Why settle for a walkoff single when you can have the walkoff “salami?”

As the ball left Shed Long Jr.’s lacquered gray and black bat, traveling toward the right-field stands, the roar from the crowd of more than 18,000 in attendance built in decibels with each foot it traveled.

After it finally landed in the right-field seats for a walkoff grand slam and bedlam ensued in the stands and chaos reigned on the field with a mosh pit at home plate, Long leapt into his Seattle teammates’ arms and on to home plate to celebrate a stunning 6-2 extra-innings victory Sunday over Tampa Bay at T-Mobile Park. Amid all the noise, you could almost hear that familiar rasp of Dave Niehaus screaming, “Get out the rye bread and mustard, grandma, because it’s grand salami time!”

“It’s quite an exclamation to put on this weekend,” Seattle manager Scott Servais said. “Coming into this series, I mentioned early on that I was looking forward to it. I thought our team was as well to kind of see where we were at.”

The victory completed a four-game sweep of the defending American League champion Rays, who came into the series tied for the best record in the AL. Three of those victories came in walkoff fashion. Seattle now has won seven of its past eight games and is two games over .500 at 38-36. Meanwhile Tampa has lost six in a row to fall to 43-29, including four walkoff defeats in that streak.

The bottom of the 10th was trending toward a major wasted opportunity for Seattle. Taylor Trammell, who was inserted as a pinch runner for Ty France and started the inning on second base, moved to third on Dylan Moore’s perfect bunt that didn’t result in an out.


But with the contact play on, Trammell got caught in rundown between third and home on Jake Bauers’ ground ball to second base. Trammell stayed hung up long enough to allow Moore to hustle to third. Luis Torrens worked a walk off the Rays’ Diego Castillo to load the bases with one out.

Jake Fraley’s fly out to shallow left wasn’t deep enough to allow Moore to tag up. It brought Long to the plate with two outs.

After taking a slider for a strike and refusing to swing at a slider in the dirt, Long got a slider in the middle of the plate he could handle.

Long knew he’d hit it well, but on a warm and moderately windy Father’s Day afternoon, he knew better than to assume he’d notched baseball’s ultimate result.

“I didn’t know it would be a grand slam off the bat,” he said. “It was unbelievable. It’s one of the coolest things you can do in baseball. It was a great feeling just rounding the bases and knowing that I was able to help my team win.”

As has become custom, Long was mobbed and wrestled by teammates while being doused with water, Gatorade and dusted with baby powder. And it all felt surreal.


“Honestly, that whole moment is just like it was kind of a blur,” he said. “I don’t even know who threw what. I know I enjoyed it.”

It’s without question Niehaus would love this young team that can be maddening at times and marvelous at others. It plays with athleticism, energy and an intense reckless abandon that draws people in to believing there’s something more.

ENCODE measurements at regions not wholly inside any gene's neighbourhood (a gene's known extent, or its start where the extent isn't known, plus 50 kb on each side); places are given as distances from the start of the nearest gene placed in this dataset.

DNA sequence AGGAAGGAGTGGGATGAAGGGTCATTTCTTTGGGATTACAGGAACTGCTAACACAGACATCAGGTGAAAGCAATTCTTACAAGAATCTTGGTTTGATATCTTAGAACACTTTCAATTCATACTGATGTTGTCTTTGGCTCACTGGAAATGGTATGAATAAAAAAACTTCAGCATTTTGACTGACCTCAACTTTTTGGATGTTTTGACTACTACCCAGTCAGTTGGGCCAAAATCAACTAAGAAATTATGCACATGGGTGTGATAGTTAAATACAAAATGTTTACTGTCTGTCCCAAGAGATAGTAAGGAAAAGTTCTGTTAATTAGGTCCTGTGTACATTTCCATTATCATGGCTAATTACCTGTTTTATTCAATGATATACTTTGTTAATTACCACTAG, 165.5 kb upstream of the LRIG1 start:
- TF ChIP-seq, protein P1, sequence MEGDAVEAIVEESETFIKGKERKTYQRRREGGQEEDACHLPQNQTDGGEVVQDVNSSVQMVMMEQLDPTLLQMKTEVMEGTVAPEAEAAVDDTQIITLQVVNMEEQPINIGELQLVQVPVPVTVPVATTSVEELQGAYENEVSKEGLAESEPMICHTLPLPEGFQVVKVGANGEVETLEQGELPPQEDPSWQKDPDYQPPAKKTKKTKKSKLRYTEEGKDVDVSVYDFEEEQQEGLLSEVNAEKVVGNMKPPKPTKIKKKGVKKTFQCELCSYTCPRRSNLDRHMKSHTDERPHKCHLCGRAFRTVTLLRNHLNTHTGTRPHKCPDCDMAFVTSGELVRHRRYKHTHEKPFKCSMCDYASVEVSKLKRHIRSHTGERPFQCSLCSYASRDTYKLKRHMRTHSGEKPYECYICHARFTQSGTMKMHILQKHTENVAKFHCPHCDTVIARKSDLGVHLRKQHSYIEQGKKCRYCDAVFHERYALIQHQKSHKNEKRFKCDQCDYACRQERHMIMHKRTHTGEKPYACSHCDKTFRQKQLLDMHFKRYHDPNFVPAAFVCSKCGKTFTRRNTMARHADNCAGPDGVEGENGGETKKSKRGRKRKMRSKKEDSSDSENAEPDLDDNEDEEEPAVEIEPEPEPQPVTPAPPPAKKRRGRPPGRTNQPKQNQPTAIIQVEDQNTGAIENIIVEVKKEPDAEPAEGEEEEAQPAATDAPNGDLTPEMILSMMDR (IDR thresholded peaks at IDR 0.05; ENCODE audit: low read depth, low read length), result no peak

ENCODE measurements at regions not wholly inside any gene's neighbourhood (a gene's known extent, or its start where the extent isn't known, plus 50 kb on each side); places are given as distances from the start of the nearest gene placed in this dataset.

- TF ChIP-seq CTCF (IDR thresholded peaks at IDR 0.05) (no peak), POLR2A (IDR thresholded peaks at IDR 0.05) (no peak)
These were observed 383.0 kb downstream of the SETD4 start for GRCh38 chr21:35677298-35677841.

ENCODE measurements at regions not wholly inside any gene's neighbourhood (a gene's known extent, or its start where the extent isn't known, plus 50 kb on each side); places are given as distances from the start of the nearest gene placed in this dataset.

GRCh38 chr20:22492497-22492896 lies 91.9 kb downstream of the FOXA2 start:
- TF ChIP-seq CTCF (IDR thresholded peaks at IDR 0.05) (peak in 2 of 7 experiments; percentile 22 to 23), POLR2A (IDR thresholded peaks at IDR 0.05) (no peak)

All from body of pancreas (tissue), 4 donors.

Yet, the Mariners also are prone to awful team-wide slumps at the plate when just getting hits seems like an ordeal. Their inexperience still surfaces often at inopportune times, the roster had obvious flaws even before being riddled with injuries and they’ve yet to put their best lineup on the field for more than a handful of games this season.

It leaves fans fighting an internal tug of war between the hope in their heart and the reality in their head. At some point, the heart and head will unite for similar reasons to pull in the same direction, but until then, grab some antacids.

“I couldn’t be any more excited about this group going forward,” Servais said. “We’re playing on top of our game right now and it’s really fun to watch young players’ confidence grow and what they can do and the excitement they bring. Hopefully our fans are enjoying it.”

The Mariners hoped to get at least six innings out of Marco Gonzales in his fourth start back from a month-long stint on the injured list with a flexor strain.


Gonzales gave Seattle six innings, allowing just one run. He didn’t quite make it through the seventh much to his disappointment.

With the score tied 1-1 in the seventh, he retired Yandy Diaz for the first out of the inning. It would be the only out he’d record that inning. Brandon Lowe stayed on a sinker low and away and drove it to deep center. Fraley, who had made a nice leaping grab against the wall in the fourth inning, couldn’t quite make a similar catch while looking into the afternoon sun. Even with Fraley wearing sunglasses, the ball struck the thumb of his glove as he collided with the wall and bounced away. With Long alertly backing up on the play, Lowe was held to a double.

But that extra base saved didn’t matter when former Mariner Mike Zunino, who had struck out in his previous two at-bats against Gonzales and looked bad doing so, was able to make contact with a lunging swing on the third consecutive changeup thrown to him. Long didn’t seem to pick up the ball off Zunino’s bat and the line drive went over his head, bouncing over the wall in left for a ground-rule double, a RBI and a 2-1 lead.

With the lead lost, Servais went to his bullpen. Anthony Misiewicz recorded the final two outs without incident.

Gonzales’ final line: 6 1/3 innings, two runs allowed on five hits with three walks (one intentional) and six strikeouts. He threw 87 pitches with 51 strikes.

France made sure Gonzales wouldn’t be taking the defeat.

Facing right-handed reliever Ryan Thompson, France launched a moon-shot solo homer into The ‘Pen to tie the game at 2-2.

Seattle got scoreless innings from Paul Sewald, Drew Steckenrider and Rafael Montero to get to extra innings.